Anna Anthropy continues her degradation into commercial work --which began with the tightly-crafted squealer When Pigs Fly -- and I couldn't be happier. With her latest release she moves away from the masochism she's infamous for and instead weaves a tale of a lone space traveler. It's, dare I say it, actually pretty charming. While the lack of bondage is suprising her knack for marvelous game design (which is apparent in her earlier games and level design lessons) is still intact. Selling out hasn't been this well-crafted or fun.
Anthropy has a fine sense for graphical composition; her pixel art has an elegantly clean style to it. The music by Amon26 (of Au Sable and All Our Friends are Dead fame) is also top notch -- I'm actually listening to it as I type. The game's minimalist story echoes Knytt by establishing that the protagonist has lost roughly two dozen gems and must regain them through exploration. Your sole verbs are walking and a low-gravity leap, which ends in a slight bounce if you fall long enough. The game's main mechanic is the dual polarity of red and green platforms; if you touch a red switch, for example, red blocks disappear and green blocks materialize. Like Terry accomplished with V^6, Anna wrung out every conceivable application of this mechanic and the game's three pitfalls of robot, laser, and electric pit. The level design is absolutely stellar. The difficulty is also fairly low-key, the platforming isn't by any means sadistic and save spots are frequent. Playing through Redder and exploring its landscape shows that you can create a mainstream-oriented experience without dumbing it down or diluting it.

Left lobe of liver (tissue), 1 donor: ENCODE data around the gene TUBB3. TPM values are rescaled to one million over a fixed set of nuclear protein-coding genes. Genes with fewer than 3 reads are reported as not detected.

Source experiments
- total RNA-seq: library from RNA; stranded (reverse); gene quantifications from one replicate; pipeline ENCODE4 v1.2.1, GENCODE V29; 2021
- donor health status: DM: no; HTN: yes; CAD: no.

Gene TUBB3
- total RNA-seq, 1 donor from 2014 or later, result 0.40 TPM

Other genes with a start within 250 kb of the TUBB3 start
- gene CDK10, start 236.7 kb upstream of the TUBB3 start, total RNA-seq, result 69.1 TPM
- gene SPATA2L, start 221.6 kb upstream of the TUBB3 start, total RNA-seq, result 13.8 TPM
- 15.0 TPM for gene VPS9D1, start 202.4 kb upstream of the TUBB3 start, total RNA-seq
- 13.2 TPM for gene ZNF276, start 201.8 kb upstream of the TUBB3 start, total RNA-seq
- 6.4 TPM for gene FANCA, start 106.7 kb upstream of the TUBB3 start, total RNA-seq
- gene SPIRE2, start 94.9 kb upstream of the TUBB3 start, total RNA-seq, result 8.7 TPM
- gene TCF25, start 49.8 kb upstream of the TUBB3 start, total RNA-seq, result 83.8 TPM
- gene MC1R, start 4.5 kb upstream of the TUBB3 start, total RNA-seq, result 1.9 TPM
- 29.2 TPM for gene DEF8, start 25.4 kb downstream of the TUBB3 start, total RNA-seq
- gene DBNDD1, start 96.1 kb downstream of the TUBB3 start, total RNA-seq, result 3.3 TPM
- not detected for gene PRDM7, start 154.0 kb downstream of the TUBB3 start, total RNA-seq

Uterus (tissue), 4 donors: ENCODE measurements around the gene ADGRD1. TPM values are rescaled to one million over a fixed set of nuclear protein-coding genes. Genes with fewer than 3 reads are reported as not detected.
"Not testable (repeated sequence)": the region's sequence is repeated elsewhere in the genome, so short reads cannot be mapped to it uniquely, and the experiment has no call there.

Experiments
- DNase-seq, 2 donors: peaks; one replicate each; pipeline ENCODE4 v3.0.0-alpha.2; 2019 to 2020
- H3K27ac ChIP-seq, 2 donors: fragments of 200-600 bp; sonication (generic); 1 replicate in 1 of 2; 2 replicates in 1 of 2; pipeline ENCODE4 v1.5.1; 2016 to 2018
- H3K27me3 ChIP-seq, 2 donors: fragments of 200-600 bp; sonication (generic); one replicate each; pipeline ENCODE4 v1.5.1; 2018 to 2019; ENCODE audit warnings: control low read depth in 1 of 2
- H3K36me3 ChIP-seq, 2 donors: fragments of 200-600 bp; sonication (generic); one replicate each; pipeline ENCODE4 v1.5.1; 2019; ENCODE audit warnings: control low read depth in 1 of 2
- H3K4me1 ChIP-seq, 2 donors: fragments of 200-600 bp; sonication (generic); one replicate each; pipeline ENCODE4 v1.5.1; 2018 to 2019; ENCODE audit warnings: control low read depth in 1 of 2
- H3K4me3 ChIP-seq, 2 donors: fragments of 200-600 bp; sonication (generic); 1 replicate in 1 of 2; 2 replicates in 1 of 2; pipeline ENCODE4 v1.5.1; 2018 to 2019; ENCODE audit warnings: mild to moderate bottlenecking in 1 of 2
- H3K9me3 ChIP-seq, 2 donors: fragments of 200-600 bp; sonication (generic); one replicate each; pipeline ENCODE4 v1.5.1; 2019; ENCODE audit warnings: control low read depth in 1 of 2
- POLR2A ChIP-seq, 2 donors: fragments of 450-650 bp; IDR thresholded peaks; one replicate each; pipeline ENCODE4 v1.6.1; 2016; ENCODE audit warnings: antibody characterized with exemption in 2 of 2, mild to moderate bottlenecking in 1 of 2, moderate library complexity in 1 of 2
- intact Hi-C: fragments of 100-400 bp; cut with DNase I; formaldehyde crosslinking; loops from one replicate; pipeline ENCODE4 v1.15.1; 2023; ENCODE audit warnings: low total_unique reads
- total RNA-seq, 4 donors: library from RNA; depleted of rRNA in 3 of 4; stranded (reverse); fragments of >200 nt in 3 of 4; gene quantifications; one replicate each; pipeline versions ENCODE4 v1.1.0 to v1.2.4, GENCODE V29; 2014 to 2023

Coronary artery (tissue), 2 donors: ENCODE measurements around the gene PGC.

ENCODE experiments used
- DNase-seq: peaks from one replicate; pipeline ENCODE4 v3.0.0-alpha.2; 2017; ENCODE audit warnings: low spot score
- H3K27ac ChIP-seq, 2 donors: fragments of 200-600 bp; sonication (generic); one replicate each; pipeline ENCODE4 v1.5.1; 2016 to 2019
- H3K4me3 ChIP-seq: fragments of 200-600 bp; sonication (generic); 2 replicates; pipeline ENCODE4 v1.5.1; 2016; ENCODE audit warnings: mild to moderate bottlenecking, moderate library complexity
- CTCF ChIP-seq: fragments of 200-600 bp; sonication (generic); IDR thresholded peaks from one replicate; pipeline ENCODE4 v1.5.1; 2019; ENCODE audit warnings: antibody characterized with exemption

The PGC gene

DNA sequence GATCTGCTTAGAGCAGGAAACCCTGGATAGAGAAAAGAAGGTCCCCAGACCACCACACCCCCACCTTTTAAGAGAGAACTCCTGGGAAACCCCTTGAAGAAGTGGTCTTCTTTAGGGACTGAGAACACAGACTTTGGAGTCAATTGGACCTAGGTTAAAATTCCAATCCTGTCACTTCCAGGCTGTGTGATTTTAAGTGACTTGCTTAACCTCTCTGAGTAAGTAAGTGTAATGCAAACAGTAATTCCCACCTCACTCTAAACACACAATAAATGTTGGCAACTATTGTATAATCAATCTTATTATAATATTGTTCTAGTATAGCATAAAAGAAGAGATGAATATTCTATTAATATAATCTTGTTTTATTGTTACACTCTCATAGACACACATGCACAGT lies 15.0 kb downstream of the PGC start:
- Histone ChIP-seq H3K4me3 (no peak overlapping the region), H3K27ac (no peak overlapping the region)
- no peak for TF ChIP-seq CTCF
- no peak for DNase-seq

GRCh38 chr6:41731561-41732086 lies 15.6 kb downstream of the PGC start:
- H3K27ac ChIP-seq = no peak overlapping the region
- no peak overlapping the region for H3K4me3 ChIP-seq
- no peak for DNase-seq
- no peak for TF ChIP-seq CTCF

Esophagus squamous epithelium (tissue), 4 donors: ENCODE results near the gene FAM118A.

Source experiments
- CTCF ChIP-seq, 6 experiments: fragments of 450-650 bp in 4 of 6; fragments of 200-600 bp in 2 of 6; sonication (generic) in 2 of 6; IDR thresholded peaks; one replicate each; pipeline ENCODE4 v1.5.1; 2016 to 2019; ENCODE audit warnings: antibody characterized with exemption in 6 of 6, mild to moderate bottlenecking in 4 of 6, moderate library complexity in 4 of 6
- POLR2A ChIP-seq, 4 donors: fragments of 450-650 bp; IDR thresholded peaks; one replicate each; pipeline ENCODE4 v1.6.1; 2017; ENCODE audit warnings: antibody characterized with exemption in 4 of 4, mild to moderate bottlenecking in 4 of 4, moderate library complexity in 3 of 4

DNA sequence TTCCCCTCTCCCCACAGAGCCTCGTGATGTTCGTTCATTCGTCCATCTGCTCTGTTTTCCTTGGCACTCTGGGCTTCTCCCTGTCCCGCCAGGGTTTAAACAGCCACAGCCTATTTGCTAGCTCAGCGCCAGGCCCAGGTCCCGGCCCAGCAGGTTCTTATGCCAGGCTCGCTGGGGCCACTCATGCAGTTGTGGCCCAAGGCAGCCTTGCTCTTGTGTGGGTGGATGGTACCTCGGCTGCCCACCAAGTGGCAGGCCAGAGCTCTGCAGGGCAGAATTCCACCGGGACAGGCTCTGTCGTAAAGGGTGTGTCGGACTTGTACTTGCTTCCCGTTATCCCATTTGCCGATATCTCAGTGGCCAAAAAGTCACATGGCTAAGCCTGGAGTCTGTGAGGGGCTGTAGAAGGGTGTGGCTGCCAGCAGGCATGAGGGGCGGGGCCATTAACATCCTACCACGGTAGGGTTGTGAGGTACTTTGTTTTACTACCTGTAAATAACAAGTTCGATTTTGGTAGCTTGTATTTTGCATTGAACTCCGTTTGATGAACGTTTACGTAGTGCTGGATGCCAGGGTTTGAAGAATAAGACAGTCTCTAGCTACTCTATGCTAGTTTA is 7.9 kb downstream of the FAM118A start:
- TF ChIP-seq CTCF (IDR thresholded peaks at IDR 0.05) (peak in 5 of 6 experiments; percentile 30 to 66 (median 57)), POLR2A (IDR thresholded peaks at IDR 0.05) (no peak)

Not much else needs to be said, except this: thank you ma'am, may I have another?